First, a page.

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Biden to visit Selma as he makes his own case for voting rights | CNN Politics


President Joe Biden will visit Alabama on Sunday to commemorate the 58th anniversary of the landmark Bloody Sunday march that galvanized the Civil Rights movement and helped lead to an expansion of voting rights.

Biden’s stop in Selma comes as he and fellow Democrats struggle to pass their own sweeping voting rights measures, with dim prospects of passage in a Republican-controlled House of Representatives.

Still, Biden plans to make fresh calls for new voting protections when he speaks from the Edmund Pettus Bridge, where in 1965 a group of civil rights marchers were beaten by White state troopers as they attempted to cross.

The president will participate in the yearly walk across the bridge to commemorate the events, which sparked outrage and helped rally support behind the Voting Rights Act. Among the protesters beaten was the late US Rep. John Lewis.

Aside from its place in history, Selma is also still recovering from devastating tornadoes that struck two months ago.

It’s not Biden’s first time attending the anniversary events in Selma; in 2020, during his run for the presidency, he spoke at historic Brown Chapel AME Church as he worked to court Black voters ahead of Super Tuesday.

“We’ve been dragged backward and we’ve lost ground. We’ve seen all too clearly that if you give hate any breathing room it comes back,” he said in his speech then.

Biden would go on to win the Democratic nomination and the presidency, due in large part to his support from Black voters.

Vice President Kamala Harris, who represented the administration at the anniversary event last year, said in a statement Sunday that “America has seen a new assault on the freedom to vote.”

“Extremists have worked to dismantle the voting protections that generations of civil rights leaders and advocates fought tirelessly to win. They have purged voters from the rolls. They have closed polling places. They have made it a crime to give water to people standing in line,” she said.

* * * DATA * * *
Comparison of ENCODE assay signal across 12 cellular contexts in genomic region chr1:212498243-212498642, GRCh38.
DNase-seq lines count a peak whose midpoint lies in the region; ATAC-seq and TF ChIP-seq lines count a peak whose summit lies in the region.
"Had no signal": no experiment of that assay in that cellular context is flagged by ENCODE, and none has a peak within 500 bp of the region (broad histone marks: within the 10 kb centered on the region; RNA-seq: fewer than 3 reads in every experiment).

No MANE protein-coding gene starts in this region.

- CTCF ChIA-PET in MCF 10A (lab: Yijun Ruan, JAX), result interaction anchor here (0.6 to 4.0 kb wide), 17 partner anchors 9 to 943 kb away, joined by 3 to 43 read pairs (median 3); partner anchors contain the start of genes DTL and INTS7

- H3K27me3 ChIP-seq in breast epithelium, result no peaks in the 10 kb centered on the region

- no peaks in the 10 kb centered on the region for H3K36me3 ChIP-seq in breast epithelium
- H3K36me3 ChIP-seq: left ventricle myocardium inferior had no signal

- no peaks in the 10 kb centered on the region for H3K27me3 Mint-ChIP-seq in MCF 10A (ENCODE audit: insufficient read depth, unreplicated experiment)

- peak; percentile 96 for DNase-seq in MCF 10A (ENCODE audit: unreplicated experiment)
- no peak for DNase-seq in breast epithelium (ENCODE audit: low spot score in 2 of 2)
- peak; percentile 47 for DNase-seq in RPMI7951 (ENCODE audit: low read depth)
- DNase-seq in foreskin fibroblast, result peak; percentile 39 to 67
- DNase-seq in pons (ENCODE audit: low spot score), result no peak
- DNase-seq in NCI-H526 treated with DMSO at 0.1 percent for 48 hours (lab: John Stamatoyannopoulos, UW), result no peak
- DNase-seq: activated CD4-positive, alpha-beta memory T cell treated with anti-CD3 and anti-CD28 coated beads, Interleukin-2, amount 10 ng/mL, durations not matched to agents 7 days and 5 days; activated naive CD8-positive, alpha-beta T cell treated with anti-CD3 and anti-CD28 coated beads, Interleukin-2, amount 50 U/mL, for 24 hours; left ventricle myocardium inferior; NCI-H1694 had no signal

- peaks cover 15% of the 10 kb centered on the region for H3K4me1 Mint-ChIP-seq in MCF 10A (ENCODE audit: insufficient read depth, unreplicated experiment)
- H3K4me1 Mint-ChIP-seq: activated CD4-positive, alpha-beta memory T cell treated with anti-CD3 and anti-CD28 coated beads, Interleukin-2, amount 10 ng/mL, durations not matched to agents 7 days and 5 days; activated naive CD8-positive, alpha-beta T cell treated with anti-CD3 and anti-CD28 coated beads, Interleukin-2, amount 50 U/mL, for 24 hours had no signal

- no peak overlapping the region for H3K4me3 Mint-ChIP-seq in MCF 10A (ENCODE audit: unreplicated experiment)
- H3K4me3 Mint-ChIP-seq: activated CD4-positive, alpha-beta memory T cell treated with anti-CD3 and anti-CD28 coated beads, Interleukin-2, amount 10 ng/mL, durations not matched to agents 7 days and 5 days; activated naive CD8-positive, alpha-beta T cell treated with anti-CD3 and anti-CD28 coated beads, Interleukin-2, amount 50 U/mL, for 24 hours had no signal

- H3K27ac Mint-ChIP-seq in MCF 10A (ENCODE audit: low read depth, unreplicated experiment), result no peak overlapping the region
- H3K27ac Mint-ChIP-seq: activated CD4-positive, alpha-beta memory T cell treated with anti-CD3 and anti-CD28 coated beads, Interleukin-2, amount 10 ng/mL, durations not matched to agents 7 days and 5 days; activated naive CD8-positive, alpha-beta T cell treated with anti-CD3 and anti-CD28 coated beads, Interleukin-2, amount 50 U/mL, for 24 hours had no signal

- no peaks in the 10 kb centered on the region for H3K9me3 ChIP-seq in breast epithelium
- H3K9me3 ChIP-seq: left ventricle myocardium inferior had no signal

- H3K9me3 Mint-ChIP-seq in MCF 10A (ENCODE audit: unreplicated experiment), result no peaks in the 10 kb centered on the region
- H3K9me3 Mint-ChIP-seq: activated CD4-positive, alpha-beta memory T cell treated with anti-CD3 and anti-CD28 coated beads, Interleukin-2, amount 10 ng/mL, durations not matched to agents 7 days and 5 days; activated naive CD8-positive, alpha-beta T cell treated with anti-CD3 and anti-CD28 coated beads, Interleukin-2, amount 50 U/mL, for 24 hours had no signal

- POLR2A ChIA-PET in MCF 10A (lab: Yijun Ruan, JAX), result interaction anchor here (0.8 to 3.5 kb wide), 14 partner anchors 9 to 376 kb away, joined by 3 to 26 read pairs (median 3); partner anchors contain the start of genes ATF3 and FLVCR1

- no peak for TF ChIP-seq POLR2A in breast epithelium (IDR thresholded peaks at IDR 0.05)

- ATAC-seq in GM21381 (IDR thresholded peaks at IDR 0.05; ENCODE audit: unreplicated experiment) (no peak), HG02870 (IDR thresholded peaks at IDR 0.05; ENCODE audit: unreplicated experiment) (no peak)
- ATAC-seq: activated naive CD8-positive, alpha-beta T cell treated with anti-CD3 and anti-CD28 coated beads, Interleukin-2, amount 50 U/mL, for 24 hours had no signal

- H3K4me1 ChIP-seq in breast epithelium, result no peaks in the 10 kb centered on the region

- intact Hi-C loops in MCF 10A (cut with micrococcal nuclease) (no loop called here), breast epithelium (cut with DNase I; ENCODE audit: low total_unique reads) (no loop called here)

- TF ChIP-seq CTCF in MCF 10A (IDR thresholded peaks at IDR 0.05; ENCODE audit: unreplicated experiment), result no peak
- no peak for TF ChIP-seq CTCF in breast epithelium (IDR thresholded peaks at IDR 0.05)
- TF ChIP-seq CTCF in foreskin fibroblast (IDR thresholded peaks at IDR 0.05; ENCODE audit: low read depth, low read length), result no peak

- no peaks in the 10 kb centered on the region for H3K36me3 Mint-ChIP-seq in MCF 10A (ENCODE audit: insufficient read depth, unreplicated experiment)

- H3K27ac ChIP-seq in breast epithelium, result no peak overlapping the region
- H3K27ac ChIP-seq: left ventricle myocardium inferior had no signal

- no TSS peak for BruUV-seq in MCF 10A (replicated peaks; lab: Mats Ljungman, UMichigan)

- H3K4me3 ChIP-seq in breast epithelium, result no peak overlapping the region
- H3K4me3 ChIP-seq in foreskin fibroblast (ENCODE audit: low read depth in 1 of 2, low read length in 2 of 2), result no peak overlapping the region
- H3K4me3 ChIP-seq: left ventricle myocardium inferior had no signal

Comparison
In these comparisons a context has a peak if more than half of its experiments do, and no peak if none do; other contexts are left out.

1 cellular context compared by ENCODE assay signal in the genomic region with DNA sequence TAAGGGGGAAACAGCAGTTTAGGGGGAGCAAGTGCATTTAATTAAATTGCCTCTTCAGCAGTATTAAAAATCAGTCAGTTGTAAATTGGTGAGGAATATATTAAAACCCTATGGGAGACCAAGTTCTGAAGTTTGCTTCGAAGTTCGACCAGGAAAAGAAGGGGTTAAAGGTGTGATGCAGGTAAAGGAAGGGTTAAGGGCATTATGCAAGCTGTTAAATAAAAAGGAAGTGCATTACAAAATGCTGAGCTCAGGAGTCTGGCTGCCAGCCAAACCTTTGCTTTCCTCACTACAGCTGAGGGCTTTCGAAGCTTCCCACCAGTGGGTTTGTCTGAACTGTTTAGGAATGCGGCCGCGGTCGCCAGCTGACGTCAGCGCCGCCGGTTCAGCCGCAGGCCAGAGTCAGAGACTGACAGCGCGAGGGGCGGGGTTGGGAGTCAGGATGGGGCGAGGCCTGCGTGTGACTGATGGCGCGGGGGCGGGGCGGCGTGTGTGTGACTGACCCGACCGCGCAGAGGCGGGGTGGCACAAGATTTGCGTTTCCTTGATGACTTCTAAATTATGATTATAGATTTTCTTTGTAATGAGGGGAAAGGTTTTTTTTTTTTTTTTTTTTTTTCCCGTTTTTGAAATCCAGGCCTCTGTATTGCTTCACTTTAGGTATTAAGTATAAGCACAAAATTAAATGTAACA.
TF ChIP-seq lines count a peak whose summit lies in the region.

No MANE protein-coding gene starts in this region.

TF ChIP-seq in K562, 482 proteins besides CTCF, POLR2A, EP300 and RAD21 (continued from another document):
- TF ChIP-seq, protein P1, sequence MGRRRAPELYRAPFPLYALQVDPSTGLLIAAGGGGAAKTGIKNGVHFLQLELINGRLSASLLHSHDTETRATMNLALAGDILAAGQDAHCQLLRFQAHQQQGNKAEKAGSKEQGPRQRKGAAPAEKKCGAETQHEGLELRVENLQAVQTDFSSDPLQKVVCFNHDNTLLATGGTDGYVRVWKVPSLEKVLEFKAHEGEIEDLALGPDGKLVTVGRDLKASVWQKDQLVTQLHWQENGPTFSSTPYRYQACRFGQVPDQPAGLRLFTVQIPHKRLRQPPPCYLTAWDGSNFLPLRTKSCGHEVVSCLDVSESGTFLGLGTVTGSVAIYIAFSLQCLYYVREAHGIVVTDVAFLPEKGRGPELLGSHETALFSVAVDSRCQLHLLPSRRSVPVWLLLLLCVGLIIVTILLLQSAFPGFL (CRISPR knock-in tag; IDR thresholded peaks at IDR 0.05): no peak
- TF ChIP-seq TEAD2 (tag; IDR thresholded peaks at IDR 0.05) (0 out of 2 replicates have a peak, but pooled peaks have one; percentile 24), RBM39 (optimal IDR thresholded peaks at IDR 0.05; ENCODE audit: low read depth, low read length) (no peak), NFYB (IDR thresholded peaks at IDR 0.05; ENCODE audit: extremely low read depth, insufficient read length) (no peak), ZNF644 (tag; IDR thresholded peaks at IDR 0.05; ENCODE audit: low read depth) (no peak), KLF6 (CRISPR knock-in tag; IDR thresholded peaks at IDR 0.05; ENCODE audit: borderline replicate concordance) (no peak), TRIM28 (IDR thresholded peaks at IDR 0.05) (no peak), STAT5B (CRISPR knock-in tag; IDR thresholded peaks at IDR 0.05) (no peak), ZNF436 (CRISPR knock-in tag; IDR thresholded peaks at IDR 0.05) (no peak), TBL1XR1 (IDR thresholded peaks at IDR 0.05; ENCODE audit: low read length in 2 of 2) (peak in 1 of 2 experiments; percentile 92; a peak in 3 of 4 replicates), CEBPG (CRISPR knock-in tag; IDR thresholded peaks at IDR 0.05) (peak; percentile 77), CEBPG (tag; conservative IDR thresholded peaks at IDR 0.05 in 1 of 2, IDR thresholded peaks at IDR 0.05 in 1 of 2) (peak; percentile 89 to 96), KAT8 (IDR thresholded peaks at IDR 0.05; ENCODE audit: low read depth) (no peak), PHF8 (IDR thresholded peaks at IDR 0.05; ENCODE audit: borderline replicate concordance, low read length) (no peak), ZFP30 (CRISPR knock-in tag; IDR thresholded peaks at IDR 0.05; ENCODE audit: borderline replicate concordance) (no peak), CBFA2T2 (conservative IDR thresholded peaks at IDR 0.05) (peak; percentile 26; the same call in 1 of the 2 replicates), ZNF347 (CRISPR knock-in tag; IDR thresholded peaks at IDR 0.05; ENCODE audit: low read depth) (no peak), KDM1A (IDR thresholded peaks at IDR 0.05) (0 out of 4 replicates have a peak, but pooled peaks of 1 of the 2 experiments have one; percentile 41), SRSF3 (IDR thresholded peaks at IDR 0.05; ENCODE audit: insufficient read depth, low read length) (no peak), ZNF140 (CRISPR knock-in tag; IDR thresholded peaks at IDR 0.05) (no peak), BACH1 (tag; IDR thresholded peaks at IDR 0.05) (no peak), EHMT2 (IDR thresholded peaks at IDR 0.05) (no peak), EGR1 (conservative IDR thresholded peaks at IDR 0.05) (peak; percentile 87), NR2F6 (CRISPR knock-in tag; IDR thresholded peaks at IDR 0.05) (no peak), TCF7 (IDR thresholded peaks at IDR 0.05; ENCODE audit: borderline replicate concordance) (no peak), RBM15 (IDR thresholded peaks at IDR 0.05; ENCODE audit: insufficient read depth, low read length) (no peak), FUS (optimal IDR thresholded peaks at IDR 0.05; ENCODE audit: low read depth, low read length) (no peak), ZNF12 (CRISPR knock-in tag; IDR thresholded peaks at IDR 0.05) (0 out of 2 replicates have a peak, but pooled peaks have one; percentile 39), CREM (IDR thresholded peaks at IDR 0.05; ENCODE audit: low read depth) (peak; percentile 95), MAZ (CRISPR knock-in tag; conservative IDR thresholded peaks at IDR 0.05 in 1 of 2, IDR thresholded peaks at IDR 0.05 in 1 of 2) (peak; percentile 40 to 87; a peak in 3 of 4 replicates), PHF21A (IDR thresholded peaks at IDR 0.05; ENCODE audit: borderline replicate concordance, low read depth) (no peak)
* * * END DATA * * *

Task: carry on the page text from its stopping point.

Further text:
During last year’s event, Harris had vowed that she and Biden would “put the full power of the executive branch behind our shared effort” while criticizing Republican lawmakers for voting to block passage of the John Lewis Voting Rights Advancement Act and the Freedom to Vote Act. She called on those gathered at the foot of the Edmund Pettus Bridge “to continue to push the Senate to not allow an arcane rule to deny us the sacred right.”

On Sunday, Biden plans to “talk about the importance of commemorating Bloody Sunday so that history cannot be erased,” according to White House press secretary Karine Jean-Pierre.

“He will highlight how the continued fight for voting rights is integral to delivering economic justice and civil rights for black Americans,” she said.

Bloody Sunday commemorates when, in 1965, 600 people began a march from Selma to Montgomery, Alabama, demanding an end to discrimination in voter registration. At the Edmund Pettus Bridge, state and local lawmen attacked the marchers with billy clubs and tear gas, driving them back to Selma. Seventeen people were hospitalized and dozens more were injured by police.

This story has been updated with additional information Sunday.

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